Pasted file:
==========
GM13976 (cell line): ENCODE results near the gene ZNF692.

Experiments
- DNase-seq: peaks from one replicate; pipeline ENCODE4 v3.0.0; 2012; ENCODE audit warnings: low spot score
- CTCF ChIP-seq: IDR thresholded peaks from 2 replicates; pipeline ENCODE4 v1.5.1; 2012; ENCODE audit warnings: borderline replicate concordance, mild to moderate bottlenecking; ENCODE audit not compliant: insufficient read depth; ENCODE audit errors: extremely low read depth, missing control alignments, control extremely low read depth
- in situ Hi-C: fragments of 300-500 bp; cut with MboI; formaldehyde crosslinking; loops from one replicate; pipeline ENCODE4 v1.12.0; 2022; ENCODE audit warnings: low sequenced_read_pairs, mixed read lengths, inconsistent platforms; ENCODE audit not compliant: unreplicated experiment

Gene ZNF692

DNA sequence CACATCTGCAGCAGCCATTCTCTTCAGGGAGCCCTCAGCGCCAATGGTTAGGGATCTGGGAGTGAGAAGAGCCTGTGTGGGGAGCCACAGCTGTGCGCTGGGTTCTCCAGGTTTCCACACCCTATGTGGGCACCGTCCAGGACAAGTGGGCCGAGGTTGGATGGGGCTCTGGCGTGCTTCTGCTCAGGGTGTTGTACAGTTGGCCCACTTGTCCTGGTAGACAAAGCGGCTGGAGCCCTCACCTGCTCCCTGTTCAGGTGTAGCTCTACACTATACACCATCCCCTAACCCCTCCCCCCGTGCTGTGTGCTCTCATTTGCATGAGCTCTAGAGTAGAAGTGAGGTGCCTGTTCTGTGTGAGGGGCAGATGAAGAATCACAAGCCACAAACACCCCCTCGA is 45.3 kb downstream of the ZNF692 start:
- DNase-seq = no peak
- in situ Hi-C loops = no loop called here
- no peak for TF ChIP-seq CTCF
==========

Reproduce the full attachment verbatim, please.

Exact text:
GM13976 (cell line): ENCODE results near the gene ZNF692.

Experiments
- DNase-seq: peaks from one replicate; pipeline ENCODE4 v3.0.0; 2012; ENCODE audit warnings: low spot score
- CTCF ChIP-seq: IDR thresholded peaks from 2 replicates; pipeline ENCODE4 v1.5.1; 2012; ENCODE audit warnings: borderline replicate concordance, mild to moderate bottlenecking; ENCODE audit not compliant: insufficient read depth; ENCODE audit errors: extremely low read depth, missing control alignments, control extremely low read depth
- in situ Hi-C: fragments of 300-500 bp; cut with MboI; formaldehyde crosslinking; loops from one replicate; pipeline ENCODE4 v1.12.0; 2022; ENCODE audit warnings: low sequenced_read_pairs, mixed read lengths, inconsistent platforms; ENCODE audit not compliant: unreplicated experiment

Gene ZNF692

DNA sequence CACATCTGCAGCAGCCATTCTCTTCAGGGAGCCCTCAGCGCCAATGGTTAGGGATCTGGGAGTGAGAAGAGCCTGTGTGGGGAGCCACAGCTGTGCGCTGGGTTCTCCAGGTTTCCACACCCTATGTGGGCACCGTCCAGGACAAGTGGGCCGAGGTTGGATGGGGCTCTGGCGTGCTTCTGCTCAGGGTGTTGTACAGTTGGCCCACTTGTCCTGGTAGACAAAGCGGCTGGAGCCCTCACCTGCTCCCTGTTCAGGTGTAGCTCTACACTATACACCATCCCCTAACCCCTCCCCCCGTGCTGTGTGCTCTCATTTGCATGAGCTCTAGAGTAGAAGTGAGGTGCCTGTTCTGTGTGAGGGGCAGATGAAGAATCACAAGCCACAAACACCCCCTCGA is 45.3 kb downstream of the ZNF692 start:
- DNase-seq = no peak
- in situ Hi-C loops = no loop called here
- no peak for TF ChIP-seq CTCF